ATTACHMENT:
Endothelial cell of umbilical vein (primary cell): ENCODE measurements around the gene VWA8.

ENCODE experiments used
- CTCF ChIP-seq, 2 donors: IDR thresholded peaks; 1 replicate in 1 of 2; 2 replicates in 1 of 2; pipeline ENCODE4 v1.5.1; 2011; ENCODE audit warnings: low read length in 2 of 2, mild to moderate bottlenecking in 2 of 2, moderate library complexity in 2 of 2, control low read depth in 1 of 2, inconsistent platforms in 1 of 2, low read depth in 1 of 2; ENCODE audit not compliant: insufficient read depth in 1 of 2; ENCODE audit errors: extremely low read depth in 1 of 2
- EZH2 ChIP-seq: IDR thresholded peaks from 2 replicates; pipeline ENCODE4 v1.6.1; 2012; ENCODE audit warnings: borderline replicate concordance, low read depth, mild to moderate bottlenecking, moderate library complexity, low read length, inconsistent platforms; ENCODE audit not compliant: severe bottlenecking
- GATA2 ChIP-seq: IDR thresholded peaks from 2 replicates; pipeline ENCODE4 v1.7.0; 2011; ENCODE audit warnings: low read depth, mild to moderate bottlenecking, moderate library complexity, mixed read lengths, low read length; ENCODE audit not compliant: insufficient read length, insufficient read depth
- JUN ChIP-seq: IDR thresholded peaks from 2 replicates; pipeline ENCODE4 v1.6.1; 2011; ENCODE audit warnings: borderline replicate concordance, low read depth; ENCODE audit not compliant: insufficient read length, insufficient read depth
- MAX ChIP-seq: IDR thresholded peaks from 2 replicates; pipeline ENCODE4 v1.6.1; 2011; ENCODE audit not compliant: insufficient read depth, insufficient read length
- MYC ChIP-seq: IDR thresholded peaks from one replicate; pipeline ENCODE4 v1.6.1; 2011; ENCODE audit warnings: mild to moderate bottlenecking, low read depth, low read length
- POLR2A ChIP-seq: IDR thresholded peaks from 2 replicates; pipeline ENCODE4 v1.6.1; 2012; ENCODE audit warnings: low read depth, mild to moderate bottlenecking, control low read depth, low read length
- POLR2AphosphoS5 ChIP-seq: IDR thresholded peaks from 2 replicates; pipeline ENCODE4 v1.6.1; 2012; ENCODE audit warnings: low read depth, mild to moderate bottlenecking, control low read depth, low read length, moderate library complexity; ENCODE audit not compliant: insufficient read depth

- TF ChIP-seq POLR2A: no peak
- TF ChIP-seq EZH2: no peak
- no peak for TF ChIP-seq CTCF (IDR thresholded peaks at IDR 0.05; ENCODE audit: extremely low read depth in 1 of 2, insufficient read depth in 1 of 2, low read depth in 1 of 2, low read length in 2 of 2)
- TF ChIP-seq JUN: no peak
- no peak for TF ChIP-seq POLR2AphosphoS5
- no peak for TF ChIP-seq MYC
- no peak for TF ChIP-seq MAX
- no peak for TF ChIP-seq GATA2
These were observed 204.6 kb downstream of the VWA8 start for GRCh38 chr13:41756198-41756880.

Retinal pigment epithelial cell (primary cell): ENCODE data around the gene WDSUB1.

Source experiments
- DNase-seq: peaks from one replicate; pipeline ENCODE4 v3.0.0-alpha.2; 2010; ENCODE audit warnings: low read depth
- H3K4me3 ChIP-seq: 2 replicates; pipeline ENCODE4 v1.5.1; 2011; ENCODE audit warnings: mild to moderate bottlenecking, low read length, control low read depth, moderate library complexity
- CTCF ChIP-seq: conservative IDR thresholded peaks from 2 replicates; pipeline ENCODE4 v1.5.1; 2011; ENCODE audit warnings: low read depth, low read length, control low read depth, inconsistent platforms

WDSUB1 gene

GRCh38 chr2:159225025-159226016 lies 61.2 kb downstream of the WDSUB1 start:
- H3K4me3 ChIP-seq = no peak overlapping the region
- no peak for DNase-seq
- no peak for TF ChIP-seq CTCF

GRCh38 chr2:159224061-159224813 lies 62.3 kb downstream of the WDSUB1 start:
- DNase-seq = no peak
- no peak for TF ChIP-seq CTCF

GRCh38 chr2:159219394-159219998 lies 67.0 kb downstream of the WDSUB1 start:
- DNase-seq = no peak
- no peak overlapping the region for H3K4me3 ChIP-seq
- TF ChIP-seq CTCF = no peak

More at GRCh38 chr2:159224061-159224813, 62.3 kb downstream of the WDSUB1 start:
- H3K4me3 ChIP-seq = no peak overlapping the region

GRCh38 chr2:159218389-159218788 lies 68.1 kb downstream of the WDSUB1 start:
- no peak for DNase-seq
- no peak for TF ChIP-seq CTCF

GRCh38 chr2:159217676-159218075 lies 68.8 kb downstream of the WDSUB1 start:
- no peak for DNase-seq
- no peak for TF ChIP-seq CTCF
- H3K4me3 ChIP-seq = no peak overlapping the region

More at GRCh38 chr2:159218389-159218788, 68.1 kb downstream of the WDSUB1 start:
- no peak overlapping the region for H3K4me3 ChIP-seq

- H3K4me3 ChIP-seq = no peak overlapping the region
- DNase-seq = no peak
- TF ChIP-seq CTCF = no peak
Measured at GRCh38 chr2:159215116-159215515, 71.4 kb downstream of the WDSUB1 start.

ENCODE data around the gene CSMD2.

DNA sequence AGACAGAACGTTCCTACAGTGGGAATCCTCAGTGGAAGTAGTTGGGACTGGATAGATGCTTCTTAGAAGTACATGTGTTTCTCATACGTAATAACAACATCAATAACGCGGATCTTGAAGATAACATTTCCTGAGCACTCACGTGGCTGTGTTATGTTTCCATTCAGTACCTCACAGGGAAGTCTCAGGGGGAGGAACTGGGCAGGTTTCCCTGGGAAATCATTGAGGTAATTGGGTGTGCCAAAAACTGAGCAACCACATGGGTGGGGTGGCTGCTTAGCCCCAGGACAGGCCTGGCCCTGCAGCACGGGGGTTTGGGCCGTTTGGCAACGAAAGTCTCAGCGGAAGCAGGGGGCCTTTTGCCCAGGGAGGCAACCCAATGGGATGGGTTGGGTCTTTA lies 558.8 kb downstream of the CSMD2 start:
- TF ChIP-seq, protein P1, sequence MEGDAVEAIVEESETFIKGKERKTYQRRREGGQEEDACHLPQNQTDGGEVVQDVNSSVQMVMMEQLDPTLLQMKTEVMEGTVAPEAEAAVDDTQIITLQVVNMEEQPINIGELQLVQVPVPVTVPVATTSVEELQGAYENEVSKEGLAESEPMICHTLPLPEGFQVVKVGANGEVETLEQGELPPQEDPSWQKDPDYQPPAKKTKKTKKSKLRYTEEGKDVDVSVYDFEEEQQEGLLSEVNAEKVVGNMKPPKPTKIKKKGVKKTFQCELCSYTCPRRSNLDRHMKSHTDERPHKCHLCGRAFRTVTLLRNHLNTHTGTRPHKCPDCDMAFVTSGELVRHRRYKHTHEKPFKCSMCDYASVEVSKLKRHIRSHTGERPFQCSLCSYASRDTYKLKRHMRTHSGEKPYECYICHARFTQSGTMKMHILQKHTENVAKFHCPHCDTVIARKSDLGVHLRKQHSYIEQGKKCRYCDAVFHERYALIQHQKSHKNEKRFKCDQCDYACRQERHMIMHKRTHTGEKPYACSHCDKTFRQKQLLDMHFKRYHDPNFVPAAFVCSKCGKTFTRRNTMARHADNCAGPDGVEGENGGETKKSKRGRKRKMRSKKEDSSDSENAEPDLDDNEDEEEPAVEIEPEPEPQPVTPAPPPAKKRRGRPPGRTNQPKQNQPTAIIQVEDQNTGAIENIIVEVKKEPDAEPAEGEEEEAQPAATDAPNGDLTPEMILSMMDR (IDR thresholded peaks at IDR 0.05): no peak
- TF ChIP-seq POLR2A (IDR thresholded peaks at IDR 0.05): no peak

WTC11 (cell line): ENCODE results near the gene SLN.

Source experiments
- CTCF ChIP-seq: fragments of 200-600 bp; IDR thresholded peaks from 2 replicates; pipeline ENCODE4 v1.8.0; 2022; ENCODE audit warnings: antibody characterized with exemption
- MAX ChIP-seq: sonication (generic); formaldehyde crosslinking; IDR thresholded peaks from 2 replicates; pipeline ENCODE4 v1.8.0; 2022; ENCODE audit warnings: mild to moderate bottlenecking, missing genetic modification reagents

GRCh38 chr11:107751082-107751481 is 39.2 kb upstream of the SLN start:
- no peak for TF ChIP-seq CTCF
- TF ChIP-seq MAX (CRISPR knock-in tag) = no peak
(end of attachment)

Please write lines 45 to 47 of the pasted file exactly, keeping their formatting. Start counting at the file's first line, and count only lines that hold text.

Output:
- H3K4me3 ChIP-seq = no peak overlapping the region

More at GRCh38 chr2:159218389-159218788, 68.1 kb downstream of the WDSUB1 start:
- no peak overlapping the region for H3K4me3 ChIP-seq